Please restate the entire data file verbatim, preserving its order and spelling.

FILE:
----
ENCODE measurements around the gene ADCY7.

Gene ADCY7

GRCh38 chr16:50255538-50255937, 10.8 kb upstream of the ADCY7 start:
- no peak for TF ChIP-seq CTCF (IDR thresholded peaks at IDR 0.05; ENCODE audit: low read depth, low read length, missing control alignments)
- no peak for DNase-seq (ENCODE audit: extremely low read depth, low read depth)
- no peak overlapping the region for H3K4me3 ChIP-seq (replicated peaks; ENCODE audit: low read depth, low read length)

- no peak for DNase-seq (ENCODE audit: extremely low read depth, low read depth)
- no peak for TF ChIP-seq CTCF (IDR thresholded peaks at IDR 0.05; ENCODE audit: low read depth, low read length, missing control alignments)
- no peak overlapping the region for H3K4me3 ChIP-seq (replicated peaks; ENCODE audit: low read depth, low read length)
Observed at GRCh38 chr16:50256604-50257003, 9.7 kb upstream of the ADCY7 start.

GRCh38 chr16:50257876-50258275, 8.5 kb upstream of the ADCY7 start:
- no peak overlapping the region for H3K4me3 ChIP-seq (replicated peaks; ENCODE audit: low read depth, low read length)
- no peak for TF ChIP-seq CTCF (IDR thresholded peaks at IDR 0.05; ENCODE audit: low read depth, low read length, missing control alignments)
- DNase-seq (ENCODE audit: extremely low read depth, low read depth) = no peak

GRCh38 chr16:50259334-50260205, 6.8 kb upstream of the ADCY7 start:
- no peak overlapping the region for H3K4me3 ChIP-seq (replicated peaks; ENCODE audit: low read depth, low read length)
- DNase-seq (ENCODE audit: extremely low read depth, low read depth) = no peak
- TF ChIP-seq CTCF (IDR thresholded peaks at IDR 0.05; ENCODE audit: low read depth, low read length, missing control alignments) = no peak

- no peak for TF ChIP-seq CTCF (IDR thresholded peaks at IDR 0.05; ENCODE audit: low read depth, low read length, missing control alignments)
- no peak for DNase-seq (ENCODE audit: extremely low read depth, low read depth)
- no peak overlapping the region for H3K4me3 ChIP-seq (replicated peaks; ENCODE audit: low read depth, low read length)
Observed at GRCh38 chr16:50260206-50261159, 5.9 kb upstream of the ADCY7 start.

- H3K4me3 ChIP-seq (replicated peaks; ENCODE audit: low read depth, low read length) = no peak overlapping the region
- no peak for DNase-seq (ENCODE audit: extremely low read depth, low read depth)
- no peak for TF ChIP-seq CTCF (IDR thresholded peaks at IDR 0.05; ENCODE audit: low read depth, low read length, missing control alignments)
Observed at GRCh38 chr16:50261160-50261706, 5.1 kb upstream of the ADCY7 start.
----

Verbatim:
ENCODE measurements around the gene ADCY7.

Gene ADCY7

GRCh38 chr16:50255538-50255937, 10.8 kb upstream of the ADCY7 start:
- no peak for TF ChIP-seq CTCF (IDR thresholded peaks at IDR 0.05; ENCODE audit: low read depth, low read length, missing control alignments)
- no peak for DNase-seq (ENCODE audit: extremely low read depth, low read depth)
- no peak overlapping the region for H3K4me3 ChIP-seq (replicated peaks; ENCODE audit: low read depth, low read length)

- no peak for DNase-seq (ENCODE audit: extremely low read depth, low read depth)
- no peak for TF ChIP-seq CTCF (IDR thresholded peaks at IDR 0.05; ENCODE audit: low read depth, low read length, missing control alignments)
- no peak overlapping the region for H3K4me3 ChIP-seq (replicated peaks; ENCODE audit: low read depth, low read length)
Observed at GRCh38 chr16:50256604-50257003, 9.7 kb upstream of the ADCY7 start.

GRCh38 chr16:50257876-50258275, 8.5 kb upstream of the ADCY7 start:
- no peak overlapping the region for H3K4me3 ChIP-seq (replicated peaks; ENCODE audit: low read depth, low read length)
- no peak for TF ChIP-seq CTCF (IDR thresholded peaks at IDR 0.05; ENCODE audit: low read depth, low read length, missing control alignments)
- DNase-seq (ENCODE audit: extremely low read depth, low read depth) = no peak

GRCh38 chr16:50259334-50260205, 6.8 kb upstream of the ADCY7 start:
- no peak overlapping the region for H3K4me3 ChIP-seq (replicated peaks; ENCODE audit: low read depth, low read length)
- DNase-seq (ENCODE audit: extremely low read depth, low read depth) = no peak
- TF ChIP-seq CTCF (IDR thresholded peaks at IDR 0.05; ENCODE audit: low read depth, low read length, missing control alignments) = no peak

- no peak for TF ChIP-seq CTCF (IDR thresholded peaks at IDR 0.05; ENCODE audit: low read depth, low read length, missing control alignments)
- no peak for DNase-seq (ENCODE audit: extremely low read depth, low read depth)
- no peak overlapping the region for H3K4me3 ChIP-seq (replicated peaks; ENCODE audit: low read depth, low read length)
Observed at GRCh38 chr16:50260206-50261159, 5.9 kb upstream of the ADCY7 start.

- H3K4me3 ChIP-seq (replicated peaks; ENCODE audit: low read depth, low read length) = no peak overlapping the region
- no peak for DNase-seq (ENCODE audit: extremely low read depth, low read depth)
- no peak for TF ChIP-seq CTCF (IDR thresholded peaks at IDR 0.05; ENCODE audit: low read depth, low read length, missing control alignments)
Observed at GRCh38 chr16:50261160-50261706, 5.1 kb upstream of the ADCY7 start.